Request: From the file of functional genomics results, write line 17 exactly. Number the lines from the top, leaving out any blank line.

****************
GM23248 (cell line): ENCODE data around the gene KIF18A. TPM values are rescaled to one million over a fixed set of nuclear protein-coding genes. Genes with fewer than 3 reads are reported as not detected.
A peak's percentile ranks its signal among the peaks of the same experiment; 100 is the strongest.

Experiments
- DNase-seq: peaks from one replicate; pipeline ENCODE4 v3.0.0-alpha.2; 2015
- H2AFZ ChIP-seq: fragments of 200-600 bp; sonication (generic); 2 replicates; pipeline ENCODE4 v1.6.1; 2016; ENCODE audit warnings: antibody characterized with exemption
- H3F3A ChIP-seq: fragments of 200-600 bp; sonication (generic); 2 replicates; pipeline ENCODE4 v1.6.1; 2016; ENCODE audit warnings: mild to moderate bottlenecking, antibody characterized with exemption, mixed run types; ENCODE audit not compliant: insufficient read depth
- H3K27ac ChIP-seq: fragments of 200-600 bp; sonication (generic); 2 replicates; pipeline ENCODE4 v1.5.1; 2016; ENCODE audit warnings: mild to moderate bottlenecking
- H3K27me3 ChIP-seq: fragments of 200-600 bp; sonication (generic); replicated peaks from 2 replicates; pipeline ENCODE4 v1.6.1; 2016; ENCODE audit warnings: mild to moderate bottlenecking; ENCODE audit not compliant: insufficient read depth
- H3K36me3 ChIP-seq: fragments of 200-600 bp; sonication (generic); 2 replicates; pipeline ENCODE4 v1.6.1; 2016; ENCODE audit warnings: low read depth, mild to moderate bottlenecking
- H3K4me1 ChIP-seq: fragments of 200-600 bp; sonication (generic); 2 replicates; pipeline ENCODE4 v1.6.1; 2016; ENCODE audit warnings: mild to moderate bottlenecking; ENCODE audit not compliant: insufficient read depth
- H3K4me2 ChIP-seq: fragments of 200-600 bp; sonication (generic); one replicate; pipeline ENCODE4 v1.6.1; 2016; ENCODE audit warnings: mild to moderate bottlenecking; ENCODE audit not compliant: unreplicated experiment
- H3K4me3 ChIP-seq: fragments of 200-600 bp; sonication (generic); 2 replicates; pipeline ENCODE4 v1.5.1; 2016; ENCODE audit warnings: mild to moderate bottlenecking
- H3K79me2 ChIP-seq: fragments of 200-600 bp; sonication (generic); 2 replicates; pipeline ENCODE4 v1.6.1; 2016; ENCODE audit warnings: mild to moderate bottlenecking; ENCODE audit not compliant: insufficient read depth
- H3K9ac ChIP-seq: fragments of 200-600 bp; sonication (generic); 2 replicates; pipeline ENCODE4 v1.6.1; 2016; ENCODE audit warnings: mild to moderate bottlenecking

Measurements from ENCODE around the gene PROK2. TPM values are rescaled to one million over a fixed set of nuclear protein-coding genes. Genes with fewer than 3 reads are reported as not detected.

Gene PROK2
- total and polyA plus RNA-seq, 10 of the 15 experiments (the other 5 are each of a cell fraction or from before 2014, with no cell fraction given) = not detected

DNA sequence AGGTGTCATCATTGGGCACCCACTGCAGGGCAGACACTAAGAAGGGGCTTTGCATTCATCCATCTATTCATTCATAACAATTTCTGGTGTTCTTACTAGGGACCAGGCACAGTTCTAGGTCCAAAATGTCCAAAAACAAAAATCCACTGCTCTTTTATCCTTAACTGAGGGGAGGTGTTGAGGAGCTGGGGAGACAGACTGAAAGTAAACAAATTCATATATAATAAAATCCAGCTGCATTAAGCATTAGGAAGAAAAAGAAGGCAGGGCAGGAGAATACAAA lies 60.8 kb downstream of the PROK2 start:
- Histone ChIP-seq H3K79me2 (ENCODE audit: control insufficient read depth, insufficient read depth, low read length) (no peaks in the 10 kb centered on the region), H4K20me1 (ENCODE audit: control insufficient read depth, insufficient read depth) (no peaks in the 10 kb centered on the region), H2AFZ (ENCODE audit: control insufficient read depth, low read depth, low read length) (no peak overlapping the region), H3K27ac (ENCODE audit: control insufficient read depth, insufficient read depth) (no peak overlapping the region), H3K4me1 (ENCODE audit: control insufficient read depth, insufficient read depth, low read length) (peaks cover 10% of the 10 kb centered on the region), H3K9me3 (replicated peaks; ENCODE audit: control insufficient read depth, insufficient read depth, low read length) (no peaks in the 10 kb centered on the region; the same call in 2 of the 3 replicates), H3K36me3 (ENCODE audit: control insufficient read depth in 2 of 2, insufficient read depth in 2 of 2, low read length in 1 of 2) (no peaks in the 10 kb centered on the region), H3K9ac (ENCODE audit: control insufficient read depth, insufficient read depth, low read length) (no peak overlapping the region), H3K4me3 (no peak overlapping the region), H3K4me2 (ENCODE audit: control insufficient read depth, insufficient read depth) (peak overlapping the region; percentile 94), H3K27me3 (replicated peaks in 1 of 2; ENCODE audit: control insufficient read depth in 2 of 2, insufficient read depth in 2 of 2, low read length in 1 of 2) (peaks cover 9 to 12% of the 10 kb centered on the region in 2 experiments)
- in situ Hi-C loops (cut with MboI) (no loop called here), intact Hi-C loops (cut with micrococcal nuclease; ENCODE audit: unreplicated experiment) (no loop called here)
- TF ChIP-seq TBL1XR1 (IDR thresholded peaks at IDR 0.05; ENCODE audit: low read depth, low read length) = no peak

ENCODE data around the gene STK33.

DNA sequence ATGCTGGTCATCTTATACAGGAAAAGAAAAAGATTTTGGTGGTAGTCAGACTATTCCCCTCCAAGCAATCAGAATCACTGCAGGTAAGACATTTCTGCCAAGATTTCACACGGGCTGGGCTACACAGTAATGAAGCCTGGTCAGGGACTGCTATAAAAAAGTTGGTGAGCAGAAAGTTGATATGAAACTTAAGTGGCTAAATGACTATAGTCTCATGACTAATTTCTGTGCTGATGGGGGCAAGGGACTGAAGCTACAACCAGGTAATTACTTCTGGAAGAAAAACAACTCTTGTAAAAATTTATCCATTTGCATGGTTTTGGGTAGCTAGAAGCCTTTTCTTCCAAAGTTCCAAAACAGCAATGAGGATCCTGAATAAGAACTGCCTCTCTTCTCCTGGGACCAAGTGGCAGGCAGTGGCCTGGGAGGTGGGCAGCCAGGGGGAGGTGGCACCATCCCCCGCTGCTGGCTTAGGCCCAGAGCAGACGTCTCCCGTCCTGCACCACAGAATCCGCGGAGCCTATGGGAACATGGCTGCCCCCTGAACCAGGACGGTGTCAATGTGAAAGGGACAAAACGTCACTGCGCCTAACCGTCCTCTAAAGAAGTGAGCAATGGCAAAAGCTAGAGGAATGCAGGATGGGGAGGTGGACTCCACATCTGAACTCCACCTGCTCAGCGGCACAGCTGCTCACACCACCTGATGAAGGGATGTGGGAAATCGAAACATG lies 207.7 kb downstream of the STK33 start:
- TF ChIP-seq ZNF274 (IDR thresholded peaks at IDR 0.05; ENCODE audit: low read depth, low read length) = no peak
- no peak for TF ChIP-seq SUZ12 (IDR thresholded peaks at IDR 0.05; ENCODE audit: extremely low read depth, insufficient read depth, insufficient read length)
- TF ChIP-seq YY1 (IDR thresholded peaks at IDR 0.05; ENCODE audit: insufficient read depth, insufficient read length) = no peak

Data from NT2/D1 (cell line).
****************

- total and polyA plus RNA-seq, 10 of the 15 experiments (the other 5 are each of a cell fraction or from before 2014, with no cell fraction given) = not detected